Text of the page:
Be careful about how your suppliers ship your tubes. One box ordered looked like it was place-kicked at the USPS perhaps in an afterhours soccer match! Amazingly the tubes all survived and tested okay.

I am looking for advice on storing spare tubes, especially as some become rather rare and expensive. Any time-proven methods?



Tagged ,

Digging Deeper – Collins S-Line work after Mice Tried to Move In

Some more great work by Chuck W9KR, this time on my Washington Island Collins Station where during my absence from the Island during the CCP-19 Virus “lockdowns” a mouse family tried to build their new home in my KWM-2A Transceiver.

Lots of shells (and poo)

Well packed during their brief residency

I get mice into the radio shack area regularly, and have traps set.  But traps are useless if you are are not there to clear them out, meaning the mice were second or third wave while we were absent from the island for the extended period of the initial virus lockdowns.

While I captured the mice easily once we could tend our mousetraps, it wasn’t until last year that I realized they had taken up residence and created their own warehouse of food inside the Collins gear.

Continue reading

Tagged , ,

Collins Progress Update 1

Some in progress pictures as Chuck W9KR does his magic on the Collins 32S1/75S1 station.

Digging in at W9KR’s very well equipped workbench

Testing found some weak and failed tubes, all which are being replaced. I had bought tube kits for some of the units, and others have been sourced. All told about 8-10 tubes across the equipment are being replaced.

After a prolonged period of increasing voltages controlled by a variac, good meter readings

Prolonged means a lot longer than I would have thought, a gentle process.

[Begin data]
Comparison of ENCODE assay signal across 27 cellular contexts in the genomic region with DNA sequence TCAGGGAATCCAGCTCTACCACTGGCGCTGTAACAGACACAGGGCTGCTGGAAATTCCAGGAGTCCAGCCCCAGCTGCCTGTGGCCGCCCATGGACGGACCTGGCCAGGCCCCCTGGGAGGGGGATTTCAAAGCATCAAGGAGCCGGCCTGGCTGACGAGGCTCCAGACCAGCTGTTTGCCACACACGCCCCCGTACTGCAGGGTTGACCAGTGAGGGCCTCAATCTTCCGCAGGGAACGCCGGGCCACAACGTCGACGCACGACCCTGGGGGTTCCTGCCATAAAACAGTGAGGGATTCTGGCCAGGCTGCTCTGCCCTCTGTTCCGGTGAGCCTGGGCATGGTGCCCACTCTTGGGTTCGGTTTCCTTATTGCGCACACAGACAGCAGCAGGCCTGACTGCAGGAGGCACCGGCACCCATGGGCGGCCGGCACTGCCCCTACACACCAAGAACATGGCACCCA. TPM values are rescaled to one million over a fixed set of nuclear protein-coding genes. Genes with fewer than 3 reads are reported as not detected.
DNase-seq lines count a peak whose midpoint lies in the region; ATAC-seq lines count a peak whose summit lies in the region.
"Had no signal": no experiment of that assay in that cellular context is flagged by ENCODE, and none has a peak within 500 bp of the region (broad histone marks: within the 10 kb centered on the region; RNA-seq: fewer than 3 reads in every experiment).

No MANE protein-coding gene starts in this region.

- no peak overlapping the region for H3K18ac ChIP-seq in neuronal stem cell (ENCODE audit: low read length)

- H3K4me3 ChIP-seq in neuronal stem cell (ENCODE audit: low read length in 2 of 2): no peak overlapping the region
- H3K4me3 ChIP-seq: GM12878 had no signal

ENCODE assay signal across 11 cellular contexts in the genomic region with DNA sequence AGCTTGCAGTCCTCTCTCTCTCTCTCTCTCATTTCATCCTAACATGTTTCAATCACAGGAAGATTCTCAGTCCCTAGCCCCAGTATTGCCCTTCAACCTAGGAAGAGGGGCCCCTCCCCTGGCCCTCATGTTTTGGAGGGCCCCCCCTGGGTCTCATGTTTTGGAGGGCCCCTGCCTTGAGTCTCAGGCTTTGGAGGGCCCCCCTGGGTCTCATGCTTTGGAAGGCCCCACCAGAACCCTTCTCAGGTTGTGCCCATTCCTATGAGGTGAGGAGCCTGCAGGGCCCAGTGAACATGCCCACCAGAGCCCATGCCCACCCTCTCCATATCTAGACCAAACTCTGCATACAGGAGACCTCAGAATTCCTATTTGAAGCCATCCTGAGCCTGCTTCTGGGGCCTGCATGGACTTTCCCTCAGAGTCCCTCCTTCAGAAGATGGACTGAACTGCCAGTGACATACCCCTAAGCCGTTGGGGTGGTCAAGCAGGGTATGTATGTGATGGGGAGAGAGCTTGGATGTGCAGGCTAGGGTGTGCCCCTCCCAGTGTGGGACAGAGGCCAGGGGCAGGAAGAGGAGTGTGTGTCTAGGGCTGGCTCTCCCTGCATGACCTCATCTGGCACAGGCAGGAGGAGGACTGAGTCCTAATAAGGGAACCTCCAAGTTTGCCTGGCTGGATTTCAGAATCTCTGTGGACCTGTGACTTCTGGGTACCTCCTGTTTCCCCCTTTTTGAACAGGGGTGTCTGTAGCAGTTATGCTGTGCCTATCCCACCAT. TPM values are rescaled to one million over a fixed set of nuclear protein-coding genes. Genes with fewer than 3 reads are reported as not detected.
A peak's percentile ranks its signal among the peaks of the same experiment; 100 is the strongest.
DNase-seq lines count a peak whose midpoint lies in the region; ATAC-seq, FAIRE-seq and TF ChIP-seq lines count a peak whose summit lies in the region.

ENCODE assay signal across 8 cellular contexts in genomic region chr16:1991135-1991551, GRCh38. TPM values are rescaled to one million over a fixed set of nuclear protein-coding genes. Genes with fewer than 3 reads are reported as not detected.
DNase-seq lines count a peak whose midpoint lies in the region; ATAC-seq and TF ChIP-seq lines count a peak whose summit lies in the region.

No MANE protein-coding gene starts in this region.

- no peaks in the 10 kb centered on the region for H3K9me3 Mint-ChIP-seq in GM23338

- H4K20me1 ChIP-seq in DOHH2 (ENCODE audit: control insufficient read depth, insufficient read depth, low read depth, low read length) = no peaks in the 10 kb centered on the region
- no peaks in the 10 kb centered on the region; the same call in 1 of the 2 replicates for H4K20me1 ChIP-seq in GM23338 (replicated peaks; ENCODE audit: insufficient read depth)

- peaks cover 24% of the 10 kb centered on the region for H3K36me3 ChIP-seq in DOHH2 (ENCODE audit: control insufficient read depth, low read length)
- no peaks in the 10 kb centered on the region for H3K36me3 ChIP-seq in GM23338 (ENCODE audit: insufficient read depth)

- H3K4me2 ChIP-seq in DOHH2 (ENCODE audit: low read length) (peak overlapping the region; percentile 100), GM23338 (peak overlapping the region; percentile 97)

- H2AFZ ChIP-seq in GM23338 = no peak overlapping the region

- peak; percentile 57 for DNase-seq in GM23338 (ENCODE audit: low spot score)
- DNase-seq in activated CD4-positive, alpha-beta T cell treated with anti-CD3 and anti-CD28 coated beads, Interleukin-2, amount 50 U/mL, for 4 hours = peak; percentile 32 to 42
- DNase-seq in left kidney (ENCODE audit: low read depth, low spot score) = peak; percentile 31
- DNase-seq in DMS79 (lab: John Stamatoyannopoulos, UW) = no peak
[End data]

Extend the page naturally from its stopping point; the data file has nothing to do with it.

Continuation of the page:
Continue reading

Tagged , , , , , ,

Disposition of radios (2) – Collins S-Line Station

Collins S-Line (32/75/312-4…) Station Loaded for Service Work

Over the last 12 years I’d accumulated enough Collins S-Line equipment to not only complete the 32s/75s station started when George W9EVT gave me a 75S1 receiver with a shopping list of what I needed to complete an operating S-Line station, but a second KWM-2A transceiver based station which I will come back to in another post.

The 32S/75S setup was never fully setup once collected and consists of:

  • 32S1 – transmitter
  • 75S1 – receiver
  • 30L1 – amplifier
  • 312B4 – remote VFO
  • 516F2 – power supply
  • 312B3 – speaker
  • DL-1 – dummy load
  • Matching SWR Meter
  • SM-1 – microphone
  • SM-2 – microphone
  • Voice processor
  • Digital frequency Display
  • necessary interconnect cables, manuals, some spare tubes, and so on

At no one time has the entire station been in operation.

I reached out via the reflector to fellow members of the Collins Collectors Association asking for help checking over the gear, and more importantly helping me with some issues with the other S-Line station (the one that I will come back to in a later post).

Chuck W9KR reached out to me, as we are just over an hour apart, offing to help me out.

So the station made it way to Chuck’s QTH for review, tune-up and any catch-up work/mods.

We opened up the 30L1 amp to test the tubes, as replacing these tubes has become rather pricy. W9KR has awesomely kept tube testers that outshine a typical museum piece which were put to duty testing the four tubes.

All of the power tubes tested great, and digging a bit further we discovered this particular 30L1 had already had a power supply upgrade board and kit installed.

We spent some time with my describing how I wanted to end up with a robust station that I and others who didn’t have much of a chance to operate tube radios could work with learning these skills.

The station was left with Chuck W9KR to be systematically gone through. Planes are to bring in the KWM-2A station from Washington Island so Chuck can help me sort that station out as well.



Tagged , , ,